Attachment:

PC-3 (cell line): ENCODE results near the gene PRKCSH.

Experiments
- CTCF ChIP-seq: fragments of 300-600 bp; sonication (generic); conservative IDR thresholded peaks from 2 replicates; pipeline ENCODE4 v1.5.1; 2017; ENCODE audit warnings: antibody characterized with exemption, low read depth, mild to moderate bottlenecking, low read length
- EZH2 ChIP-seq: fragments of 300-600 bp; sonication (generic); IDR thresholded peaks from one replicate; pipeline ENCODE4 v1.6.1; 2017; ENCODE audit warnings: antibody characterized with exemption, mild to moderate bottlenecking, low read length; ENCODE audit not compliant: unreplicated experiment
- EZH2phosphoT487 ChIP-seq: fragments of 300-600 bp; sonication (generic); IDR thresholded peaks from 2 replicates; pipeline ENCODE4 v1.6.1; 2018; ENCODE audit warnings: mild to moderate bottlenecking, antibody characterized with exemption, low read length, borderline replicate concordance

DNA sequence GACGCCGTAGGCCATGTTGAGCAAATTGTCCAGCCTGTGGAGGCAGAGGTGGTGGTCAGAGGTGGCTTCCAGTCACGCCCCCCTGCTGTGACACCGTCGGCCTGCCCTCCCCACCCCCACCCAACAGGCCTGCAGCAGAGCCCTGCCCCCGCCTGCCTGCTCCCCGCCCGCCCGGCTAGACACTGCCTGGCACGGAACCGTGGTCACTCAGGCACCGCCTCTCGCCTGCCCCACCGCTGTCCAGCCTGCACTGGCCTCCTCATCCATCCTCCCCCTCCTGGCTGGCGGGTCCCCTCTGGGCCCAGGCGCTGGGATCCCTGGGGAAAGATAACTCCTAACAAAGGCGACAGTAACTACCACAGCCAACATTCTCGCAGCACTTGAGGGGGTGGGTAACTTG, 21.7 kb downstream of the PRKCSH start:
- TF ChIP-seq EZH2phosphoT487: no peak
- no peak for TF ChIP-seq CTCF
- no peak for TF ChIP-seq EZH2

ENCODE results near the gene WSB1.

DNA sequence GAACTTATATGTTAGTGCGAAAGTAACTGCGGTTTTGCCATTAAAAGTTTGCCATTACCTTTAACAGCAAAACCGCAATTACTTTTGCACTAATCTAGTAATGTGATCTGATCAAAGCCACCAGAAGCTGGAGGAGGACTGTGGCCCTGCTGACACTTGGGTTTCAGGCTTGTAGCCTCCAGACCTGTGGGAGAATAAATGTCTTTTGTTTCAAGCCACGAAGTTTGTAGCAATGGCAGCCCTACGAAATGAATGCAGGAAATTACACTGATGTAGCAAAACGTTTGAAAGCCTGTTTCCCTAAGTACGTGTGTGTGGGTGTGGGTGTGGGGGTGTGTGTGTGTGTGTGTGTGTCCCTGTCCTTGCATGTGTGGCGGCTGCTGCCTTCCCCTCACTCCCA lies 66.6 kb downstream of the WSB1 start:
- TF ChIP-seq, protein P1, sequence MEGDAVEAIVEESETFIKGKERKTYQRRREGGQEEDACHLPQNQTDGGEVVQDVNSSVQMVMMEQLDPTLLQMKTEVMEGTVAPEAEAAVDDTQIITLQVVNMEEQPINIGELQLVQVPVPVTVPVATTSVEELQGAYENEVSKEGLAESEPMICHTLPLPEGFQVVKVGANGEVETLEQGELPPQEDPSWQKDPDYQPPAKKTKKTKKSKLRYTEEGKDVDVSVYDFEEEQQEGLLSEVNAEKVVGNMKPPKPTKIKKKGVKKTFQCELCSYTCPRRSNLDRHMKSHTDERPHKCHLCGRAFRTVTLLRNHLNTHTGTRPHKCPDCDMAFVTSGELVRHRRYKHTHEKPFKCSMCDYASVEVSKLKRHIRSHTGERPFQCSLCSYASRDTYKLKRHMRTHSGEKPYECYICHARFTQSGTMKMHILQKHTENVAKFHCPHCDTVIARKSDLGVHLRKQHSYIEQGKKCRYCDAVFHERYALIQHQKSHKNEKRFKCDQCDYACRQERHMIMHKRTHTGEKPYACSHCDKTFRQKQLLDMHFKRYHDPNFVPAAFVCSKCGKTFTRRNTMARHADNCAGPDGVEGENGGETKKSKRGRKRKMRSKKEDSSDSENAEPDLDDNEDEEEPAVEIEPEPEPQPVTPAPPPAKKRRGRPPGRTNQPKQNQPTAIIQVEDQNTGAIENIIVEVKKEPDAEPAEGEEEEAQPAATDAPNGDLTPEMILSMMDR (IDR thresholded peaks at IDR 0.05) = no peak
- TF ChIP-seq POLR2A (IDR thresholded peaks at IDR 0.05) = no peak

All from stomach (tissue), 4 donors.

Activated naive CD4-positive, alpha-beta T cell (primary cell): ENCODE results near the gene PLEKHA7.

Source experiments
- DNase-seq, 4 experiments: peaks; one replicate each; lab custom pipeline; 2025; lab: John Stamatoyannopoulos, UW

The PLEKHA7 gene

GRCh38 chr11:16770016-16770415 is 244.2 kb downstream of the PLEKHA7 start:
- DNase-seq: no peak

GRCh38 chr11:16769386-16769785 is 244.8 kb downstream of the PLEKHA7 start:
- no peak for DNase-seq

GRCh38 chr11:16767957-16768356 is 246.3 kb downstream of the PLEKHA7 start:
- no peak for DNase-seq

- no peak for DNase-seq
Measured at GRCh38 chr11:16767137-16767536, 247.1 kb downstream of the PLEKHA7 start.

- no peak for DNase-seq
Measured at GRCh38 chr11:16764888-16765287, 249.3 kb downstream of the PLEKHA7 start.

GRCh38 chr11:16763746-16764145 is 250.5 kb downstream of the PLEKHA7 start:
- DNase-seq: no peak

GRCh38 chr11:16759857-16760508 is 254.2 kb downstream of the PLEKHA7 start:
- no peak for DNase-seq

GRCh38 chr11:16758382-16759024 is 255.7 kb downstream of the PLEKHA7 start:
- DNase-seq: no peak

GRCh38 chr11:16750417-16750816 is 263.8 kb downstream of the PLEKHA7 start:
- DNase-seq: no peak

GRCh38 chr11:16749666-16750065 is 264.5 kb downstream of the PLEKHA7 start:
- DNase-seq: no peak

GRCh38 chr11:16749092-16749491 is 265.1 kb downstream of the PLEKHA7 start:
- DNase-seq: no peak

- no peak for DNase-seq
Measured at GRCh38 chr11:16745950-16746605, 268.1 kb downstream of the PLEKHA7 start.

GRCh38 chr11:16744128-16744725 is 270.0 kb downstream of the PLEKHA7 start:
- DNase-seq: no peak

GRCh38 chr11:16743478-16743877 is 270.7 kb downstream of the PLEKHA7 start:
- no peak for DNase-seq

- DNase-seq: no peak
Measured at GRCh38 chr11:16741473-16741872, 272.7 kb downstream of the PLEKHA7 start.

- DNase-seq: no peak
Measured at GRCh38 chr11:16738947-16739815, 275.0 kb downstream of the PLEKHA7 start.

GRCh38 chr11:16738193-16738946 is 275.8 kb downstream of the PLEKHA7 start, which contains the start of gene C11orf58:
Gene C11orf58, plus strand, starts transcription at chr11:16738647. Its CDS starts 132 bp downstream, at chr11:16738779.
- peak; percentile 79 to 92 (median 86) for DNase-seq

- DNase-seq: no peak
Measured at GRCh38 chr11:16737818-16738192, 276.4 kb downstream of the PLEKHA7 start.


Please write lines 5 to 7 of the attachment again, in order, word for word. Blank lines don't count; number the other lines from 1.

- EZH2phosphoT487 ChIP-seq: fragments of 300-600 bp; sonication (generic); IDR thresholded peaks from 2 replicates; pipeline ENCODE4 v1.6.1; 2018; ENCODE audit warnings: mild to moderate bottlenecking, antibody characterized with exemption, low read length, borderline replicate concordance

DNA sequence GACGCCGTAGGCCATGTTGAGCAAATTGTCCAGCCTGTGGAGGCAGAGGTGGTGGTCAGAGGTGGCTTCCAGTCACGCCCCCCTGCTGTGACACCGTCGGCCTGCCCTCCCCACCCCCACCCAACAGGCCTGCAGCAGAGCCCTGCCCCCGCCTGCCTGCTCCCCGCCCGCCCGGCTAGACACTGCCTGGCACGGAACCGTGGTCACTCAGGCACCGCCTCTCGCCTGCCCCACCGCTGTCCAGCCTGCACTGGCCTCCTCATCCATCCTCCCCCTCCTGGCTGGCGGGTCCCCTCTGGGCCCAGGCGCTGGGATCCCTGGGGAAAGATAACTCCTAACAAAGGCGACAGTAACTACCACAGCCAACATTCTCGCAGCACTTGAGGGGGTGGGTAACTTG, 21.7 kb downstream of the PRKCSH start:
- TF ChIP-seq EZH2phosphoT487: no peak